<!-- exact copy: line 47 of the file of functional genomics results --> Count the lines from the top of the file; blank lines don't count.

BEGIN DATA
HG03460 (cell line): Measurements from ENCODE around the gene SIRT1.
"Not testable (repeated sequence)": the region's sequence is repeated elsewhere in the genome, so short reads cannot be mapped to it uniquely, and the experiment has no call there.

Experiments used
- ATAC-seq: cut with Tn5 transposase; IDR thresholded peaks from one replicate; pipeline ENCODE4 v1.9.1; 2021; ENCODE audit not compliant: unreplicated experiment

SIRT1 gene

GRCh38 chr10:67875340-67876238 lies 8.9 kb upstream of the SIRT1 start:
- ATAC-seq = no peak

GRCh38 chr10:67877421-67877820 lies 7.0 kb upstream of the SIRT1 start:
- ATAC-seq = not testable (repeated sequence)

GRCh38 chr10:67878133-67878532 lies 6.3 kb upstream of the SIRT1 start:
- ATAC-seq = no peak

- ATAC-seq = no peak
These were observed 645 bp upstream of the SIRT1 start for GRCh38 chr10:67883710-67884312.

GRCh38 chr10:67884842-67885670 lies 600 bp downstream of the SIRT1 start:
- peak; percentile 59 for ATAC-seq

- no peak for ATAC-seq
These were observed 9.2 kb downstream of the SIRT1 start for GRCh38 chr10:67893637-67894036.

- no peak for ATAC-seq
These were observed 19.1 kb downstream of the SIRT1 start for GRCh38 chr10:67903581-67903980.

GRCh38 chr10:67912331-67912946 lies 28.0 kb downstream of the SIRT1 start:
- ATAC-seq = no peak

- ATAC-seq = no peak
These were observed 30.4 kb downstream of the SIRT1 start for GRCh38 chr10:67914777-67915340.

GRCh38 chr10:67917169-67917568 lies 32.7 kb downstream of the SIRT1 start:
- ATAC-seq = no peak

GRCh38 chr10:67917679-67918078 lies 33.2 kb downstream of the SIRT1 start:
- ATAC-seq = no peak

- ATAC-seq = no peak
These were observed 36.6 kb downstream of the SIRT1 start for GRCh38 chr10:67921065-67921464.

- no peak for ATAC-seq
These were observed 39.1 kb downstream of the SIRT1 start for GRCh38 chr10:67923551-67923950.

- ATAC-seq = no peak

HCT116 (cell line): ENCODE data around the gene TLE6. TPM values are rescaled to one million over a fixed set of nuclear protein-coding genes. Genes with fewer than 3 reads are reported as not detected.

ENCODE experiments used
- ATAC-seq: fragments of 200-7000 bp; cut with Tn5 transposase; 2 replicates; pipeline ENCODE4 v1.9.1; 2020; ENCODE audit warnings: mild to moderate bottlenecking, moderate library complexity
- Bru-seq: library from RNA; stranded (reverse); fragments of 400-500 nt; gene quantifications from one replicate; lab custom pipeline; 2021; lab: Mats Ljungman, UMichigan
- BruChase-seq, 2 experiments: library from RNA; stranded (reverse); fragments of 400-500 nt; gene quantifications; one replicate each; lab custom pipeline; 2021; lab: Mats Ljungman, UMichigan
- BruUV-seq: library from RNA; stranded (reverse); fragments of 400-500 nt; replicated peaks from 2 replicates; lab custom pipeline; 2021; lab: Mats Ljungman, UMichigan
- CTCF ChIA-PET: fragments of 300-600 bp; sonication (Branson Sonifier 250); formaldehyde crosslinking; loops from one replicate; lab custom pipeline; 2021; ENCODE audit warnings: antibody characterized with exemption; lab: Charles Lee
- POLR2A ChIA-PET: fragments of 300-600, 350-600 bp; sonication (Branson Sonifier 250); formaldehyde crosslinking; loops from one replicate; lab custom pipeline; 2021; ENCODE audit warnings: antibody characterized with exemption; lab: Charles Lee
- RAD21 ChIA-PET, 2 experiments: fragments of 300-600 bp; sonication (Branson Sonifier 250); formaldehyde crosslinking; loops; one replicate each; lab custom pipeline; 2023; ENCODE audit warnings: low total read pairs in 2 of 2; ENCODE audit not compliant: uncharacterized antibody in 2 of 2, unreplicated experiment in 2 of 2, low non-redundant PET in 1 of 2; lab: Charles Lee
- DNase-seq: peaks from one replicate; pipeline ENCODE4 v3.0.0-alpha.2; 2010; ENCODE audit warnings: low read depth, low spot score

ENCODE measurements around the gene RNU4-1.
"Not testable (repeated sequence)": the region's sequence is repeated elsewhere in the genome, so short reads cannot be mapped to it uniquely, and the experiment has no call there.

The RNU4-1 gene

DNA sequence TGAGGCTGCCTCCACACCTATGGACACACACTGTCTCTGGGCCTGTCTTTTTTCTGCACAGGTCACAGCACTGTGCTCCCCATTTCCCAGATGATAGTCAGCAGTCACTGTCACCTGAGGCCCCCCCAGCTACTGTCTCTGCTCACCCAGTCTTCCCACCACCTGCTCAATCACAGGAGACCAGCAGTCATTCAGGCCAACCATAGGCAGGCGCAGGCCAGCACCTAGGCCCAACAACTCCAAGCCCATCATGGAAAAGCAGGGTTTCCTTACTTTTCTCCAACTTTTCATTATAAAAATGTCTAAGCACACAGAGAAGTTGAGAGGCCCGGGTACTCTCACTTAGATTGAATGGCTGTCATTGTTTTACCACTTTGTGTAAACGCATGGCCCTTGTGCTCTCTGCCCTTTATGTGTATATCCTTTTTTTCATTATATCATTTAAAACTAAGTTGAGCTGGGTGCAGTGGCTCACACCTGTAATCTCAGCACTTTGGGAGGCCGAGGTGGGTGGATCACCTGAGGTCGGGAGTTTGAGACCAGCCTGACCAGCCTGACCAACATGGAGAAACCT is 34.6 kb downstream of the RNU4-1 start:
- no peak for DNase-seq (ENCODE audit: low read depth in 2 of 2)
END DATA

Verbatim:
- no peak for DNase-seq (ENCODE audit: low read depth in 2 of 2)